9 Easy Coffee Upgrades for the Best Morning Ever

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Starting your day with an energizing cup of coffee is a habit you can feel good about. In addition to being almost calorie-free, coffee has been linked to cardiovascular health and protection against Parkinson’s disease, according to the Harvard School of Public Health. And while coffee is healthy on its own, nutritious add-ins help you get even more health benefits. So skip the sugar-laden lattes and frappes from the coffee shop and make your own flavored cup of joe.

Chocolate

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While the mocha from your local cafe can add hundreds of calories to your daily intake, adding a bit of chocolate to your coffee at home is a healthy alternative. The cocoa solids in chocolate are packed with beneficial antioxidant flavanols, says registered dietitian Beth Witherspoon. They also help lower blood pressure and improve arterial blood flow. Grate half an ounce of dark chocolate into your coffee or add a sprinkle of natural (aka “non-dutched”) cocoa powder to get your healthy chocolate fix.

Turmeric

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Start your day strong with turmeric, an earthy spice that pairs perfectly with coffee’s bitter and acidic notes. Turmeric supplies antioxidants, has powerful anti-inflammatory benefits and might even help protect you against neurodegenerative diseases (like Alzheimer’s) as you age, according to the University of Maryland Medical Center. Mix half a teaspoon of turmeric into your coffee grounds before you brew your cup, and add a splash of almond milk for extra creaminess.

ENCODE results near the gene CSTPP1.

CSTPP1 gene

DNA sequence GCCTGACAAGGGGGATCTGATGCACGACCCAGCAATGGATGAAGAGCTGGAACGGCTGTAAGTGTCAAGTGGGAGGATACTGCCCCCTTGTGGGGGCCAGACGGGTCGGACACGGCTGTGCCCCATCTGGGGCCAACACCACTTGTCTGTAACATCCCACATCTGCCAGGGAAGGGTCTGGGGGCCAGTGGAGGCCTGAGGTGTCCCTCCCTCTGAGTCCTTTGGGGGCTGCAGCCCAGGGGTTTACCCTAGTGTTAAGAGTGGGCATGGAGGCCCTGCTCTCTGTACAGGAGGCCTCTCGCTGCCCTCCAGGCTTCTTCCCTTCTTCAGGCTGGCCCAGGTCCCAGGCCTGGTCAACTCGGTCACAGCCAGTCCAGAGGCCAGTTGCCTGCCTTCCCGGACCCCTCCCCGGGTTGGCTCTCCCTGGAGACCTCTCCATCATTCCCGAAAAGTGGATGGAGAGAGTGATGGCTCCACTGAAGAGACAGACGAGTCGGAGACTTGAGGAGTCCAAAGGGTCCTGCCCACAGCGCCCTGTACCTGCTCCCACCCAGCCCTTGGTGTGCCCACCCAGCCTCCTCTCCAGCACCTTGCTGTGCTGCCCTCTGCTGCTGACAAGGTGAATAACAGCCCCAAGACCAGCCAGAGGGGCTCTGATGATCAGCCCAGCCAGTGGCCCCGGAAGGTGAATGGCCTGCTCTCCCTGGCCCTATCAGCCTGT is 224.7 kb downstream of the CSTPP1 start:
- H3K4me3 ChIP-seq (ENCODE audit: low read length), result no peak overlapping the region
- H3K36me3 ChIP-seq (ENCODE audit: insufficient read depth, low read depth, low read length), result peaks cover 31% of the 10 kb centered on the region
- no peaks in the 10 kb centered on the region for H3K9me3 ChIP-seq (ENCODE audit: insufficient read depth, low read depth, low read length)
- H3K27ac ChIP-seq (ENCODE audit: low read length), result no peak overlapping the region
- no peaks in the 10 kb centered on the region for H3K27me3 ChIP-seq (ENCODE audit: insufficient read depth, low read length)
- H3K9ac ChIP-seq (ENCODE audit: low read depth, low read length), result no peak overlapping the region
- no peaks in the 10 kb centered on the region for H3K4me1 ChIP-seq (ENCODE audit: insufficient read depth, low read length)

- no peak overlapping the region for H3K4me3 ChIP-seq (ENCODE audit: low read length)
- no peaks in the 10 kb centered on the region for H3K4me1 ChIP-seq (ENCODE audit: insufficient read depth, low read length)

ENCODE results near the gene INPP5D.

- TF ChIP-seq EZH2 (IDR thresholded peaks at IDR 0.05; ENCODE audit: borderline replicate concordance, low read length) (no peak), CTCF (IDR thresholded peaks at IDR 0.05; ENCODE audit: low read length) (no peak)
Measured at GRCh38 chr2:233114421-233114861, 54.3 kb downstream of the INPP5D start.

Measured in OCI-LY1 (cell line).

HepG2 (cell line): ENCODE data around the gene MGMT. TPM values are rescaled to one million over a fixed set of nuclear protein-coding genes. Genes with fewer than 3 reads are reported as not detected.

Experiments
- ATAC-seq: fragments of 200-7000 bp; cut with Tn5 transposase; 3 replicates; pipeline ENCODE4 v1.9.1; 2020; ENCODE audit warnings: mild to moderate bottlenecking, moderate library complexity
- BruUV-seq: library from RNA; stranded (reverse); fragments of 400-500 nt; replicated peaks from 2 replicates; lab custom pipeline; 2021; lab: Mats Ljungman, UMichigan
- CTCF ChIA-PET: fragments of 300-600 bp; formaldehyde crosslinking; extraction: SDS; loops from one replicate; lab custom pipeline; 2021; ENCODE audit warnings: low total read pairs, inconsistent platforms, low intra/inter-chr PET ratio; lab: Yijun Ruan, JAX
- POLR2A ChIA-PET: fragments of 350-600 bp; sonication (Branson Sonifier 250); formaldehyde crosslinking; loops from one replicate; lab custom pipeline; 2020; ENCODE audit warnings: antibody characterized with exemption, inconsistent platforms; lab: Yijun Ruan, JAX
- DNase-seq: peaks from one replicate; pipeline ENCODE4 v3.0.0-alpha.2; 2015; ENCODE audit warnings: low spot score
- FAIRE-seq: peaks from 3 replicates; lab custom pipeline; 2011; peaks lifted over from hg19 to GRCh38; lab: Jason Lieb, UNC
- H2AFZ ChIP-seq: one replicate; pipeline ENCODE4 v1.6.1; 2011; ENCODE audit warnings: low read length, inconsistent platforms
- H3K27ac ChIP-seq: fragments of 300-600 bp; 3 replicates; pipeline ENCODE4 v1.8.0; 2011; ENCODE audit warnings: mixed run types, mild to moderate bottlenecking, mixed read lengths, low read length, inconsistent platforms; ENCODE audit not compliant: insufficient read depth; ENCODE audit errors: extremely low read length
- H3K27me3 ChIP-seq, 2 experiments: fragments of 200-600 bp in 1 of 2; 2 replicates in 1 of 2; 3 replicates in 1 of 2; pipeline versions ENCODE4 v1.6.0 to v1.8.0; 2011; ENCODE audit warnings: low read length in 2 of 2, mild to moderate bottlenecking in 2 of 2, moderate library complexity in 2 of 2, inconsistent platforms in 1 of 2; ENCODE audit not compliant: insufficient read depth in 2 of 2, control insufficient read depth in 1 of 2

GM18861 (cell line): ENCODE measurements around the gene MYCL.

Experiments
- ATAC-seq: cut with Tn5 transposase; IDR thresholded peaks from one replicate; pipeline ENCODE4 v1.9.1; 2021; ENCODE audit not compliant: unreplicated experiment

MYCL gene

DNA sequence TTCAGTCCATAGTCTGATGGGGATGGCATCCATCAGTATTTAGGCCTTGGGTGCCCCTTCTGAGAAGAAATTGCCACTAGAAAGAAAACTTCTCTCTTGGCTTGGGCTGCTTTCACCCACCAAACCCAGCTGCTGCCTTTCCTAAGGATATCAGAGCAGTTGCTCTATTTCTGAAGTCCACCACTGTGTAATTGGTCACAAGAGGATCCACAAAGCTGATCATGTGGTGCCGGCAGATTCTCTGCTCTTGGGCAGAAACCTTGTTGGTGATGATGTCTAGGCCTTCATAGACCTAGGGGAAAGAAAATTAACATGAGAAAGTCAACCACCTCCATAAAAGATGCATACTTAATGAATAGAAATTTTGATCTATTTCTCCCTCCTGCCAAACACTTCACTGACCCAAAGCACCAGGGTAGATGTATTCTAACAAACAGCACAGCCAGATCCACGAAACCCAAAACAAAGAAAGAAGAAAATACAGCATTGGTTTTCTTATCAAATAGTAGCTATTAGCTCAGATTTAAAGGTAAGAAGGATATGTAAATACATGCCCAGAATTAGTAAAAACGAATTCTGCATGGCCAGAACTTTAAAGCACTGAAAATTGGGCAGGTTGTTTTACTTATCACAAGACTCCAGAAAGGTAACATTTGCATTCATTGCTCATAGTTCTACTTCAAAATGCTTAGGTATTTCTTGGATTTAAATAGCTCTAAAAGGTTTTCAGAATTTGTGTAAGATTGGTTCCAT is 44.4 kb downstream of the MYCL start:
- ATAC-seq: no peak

Pumpkin Spice

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It’s official: Pumpkin spice and coffee are a match made in heaven. And simply adding the spice to your coffee grounds before you brew infuses your coffee without the need for sweeteners or creamer, says Maggie Michalczyk, a registered dietitian based in Chicago. The ginger in pumpkin pie spice aids digestion while cinnamon helps lower blood pressure, says Michalczyk. Nutmeg also has natural breath-freshening benefits, so you can kiss that less-than-pleasant coffee breath goodbye! Mix a teaspoon of pumpkin spice into your grounds before you brew and you’re good to go.

Vanilla or Almond Extract

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A little extract can seriously perk up your cup of coffee, infusing it with potent flavor and irresistible aromas. Natural vanilla extract offers antioxidant benefits, retaining up to 90 percent of the antioxidant ability of vanilla beans, according to a 2007 study published in the Journal of Agricultural and Food Chemistry. It’s also a great way to wean yourself off calorie-laden sweeteners. “You taste with your nose first,” says New York-based registered dietitian Rebecca Lewis, “so adding vanilla or almond extract gives the impression of sweetness without having to add in any actual sugar.” Add a drop or two of flavor extract to your brewed coffee, increasing one drop at a time until you get the desired flavor.

Maca

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Also called Peruvian ginseng, maca has a well-deserved reputation as a superfood. Malt-like in flavor, it’s a powerful adaptogen, explains Lewis, which means it helps your body respond to physiological stress. Early studies -- including one published in Climacteric in 2015 -- show that maca might also help reduce blood pressure. But the best part? Maca can help provide an energy boost, so add some to your coffee to really supercharge your morning. Stir in half a teaspoon and add a dash of cinnamon (or pumpkin pie spice). Add a splash of almond milk if desired.